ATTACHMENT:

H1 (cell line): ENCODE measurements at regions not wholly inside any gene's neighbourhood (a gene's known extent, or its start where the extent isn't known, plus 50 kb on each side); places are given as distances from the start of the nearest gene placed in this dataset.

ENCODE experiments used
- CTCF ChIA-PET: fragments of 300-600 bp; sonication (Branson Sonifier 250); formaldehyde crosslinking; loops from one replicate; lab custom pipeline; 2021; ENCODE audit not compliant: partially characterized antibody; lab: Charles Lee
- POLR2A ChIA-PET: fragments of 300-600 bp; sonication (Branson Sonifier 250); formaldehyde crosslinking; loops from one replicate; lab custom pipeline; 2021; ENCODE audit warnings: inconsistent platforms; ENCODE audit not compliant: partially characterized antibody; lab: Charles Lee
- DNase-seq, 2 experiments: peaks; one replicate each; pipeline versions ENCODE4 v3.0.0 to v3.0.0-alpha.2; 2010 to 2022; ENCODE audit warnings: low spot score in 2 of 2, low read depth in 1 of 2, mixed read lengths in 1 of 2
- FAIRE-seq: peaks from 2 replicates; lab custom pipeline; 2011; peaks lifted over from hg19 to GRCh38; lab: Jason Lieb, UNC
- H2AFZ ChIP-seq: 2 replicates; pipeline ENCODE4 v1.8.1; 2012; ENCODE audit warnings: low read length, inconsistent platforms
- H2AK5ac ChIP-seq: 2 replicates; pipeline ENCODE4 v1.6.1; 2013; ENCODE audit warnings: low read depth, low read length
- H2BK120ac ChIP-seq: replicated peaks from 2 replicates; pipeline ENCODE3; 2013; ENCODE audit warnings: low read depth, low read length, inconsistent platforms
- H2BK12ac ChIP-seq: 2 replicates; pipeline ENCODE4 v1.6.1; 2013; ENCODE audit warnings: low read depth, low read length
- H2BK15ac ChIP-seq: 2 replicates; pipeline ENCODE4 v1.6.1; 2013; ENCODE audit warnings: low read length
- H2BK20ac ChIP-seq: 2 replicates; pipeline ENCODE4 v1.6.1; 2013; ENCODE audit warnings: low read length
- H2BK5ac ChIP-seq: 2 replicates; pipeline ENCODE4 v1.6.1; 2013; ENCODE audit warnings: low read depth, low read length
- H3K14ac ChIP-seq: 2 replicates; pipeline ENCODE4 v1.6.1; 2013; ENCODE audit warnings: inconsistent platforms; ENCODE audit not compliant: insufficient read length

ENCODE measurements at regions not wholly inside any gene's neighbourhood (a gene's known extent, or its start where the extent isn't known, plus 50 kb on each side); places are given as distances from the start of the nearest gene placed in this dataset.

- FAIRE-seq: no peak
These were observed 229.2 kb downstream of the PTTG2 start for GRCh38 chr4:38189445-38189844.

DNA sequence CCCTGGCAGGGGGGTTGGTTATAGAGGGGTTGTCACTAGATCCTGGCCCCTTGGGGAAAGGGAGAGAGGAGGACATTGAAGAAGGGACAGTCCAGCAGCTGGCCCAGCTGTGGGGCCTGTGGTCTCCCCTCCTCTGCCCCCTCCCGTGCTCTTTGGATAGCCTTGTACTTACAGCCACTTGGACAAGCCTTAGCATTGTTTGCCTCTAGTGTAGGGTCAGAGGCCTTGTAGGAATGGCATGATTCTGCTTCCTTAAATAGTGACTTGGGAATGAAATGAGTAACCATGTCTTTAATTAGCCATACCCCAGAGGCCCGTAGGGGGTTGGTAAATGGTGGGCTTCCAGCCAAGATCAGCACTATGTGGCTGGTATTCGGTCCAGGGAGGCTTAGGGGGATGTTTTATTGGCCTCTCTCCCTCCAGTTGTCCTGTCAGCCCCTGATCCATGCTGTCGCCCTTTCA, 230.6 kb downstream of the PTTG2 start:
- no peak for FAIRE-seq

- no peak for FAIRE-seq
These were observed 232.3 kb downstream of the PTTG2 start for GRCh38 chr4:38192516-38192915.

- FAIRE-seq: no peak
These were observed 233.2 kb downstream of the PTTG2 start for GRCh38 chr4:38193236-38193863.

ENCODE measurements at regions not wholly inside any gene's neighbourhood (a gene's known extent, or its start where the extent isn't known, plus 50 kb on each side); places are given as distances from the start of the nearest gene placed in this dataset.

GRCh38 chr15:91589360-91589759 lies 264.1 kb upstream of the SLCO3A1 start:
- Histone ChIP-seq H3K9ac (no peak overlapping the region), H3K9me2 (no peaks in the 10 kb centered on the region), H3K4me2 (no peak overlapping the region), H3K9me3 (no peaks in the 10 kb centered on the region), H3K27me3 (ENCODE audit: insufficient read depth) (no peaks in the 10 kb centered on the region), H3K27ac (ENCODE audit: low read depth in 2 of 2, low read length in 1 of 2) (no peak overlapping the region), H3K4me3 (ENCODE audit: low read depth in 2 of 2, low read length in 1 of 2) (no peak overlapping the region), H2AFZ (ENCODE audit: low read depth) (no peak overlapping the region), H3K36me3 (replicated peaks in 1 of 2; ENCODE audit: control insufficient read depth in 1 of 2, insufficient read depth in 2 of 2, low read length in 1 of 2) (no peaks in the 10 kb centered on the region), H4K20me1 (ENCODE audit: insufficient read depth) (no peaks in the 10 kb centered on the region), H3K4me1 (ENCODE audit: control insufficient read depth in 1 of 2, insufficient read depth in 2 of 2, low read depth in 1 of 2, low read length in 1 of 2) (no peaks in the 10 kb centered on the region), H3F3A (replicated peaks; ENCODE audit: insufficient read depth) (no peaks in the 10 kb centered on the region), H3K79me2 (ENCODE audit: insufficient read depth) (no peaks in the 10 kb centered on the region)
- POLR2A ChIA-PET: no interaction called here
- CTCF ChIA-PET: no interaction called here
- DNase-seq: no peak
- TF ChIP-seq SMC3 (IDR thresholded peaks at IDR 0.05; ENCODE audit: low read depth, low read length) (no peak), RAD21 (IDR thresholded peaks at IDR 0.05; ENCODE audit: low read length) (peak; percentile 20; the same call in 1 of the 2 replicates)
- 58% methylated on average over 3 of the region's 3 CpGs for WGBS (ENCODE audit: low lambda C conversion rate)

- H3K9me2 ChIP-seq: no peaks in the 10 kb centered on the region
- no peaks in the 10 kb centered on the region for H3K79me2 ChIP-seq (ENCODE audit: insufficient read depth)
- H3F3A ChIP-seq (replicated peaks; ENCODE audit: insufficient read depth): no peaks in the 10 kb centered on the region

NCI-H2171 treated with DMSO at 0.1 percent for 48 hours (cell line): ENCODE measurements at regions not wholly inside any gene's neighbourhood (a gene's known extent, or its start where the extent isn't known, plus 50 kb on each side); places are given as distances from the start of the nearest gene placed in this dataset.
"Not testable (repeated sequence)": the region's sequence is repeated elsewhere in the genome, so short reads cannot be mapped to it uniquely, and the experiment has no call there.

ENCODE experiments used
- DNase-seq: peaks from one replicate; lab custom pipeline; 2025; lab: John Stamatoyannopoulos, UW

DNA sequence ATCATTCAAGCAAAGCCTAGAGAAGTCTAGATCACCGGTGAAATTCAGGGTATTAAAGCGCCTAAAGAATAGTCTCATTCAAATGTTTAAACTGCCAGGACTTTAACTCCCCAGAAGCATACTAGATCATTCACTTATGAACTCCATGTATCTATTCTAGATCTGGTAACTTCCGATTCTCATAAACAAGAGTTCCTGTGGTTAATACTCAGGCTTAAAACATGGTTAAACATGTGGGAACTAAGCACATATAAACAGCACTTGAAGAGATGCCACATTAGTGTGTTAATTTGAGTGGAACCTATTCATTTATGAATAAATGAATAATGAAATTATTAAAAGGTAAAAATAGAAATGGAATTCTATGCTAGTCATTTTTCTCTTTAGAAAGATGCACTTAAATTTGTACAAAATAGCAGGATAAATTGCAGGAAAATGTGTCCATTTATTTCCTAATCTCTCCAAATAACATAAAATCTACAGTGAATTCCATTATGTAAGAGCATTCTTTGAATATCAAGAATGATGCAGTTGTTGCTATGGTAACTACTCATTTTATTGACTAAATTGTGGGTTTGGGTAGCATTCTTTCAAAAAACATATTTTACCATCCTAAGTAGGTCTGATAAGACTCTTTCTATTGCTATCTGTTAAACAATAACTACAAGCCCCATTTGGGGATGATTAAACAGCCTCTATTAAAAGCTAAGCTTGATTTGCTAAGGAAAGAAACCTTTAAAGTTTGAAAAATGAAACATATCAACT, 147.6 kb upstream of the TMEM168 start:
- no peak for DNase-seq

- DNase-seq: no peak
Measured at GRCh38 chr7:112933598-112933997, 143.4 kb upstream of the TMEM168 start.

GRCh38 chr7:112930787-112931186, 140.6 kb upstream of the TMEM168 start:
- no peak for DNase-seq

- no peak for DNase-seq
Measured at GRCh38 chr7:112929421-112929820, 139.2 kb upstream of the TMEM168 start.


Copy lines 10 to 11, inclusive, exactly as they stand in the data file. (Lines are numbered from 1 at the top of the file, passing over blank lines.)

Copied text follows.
- H2BK12ac ChIP-seq: 2 replicates; pipeline ENCODE4 v1.6.1; 2013; ENCODE audit warnings: low read depth, low read length
- H2BK15ac ChIP-seq: 2 replicates; pipeline ENCODE4 v1.6.1; 2013; ENCODE audit warnings: low read length